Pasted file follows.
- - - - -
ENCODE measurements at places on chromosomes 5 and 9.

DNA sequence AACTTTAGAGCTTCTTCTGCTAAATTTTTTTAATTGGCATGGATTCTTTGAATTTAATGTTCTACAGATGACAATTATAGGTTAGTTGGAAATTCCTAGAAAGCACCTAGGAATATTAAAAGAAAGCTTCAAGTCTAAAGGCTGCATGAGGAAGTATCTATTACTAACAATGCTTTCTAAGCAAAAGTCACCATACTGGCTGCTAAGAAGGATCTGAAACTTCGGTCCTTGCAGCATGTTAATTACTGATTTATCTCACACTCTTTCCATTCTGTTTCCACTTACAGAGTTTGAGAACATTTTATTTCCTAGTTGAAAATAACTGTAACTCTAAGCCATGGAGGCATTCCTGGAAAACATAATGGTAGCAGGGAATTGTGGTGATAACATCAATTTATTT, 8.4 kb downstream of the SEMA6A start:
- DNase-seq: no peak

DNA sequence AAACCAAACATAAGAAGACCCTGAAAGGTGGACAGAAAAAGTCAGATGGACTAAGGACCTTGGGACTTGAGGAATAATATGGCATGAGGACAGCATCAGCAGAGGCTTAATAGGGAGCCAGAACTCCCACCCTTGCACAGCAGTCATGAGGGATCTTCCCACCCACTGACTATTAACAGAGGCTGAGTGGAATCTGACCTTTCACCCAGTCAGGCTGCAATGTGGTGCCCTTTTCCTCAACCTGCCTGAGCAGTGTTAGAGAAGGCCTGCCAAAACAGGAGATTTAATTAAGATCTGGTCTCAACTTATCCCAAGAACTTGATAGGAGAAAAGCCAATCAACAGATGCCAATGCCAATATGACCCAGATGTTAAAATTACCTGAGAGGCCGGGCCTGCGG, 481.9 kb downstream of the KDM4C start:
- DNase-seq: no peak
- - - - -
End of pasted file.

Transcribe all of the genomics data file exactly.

ENCODE measurements at places on chromosomes 5 and 9.

DNA sequence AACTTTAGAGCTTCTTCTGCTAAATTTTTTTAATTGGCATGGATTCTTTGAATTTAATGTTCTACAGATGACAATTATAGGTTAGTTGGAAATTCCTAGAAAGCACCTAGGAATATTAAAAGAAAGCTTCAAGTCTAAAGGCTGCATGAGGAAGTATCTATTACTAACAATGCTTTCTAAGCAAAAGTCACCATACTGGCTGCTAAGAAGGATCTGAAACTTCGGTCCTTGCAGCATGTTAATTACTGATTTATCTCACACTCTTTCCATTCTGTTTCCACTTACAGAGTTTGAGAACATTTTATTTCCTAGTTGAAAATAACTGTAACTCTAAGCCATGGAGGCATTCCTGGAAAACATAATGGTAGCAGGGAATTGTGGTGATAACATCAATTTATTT, 8.4 kb downstream of the SEMA6A start:
- DNase-seq: no peak

DNA sequence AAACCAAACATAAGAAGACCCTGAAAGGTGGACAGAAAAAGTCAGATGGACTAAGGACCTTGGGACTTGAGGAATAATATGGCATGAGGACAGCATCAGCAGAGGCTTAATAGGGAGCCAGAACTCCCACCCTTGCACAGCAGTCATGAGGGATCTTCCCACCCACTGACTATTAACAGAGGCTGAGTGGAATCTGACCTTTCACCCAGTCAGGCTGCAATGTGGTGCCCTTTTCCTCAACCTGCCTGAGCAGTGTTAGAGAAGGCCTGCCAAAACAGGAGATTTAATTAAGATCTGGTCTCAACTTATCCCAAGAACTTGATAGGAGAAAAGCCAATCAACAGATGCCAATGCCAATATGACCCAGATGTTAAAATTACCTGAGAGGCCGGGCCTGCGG, 481.9 kb downstream of the KDM4C start:
- DNase-seq: no peak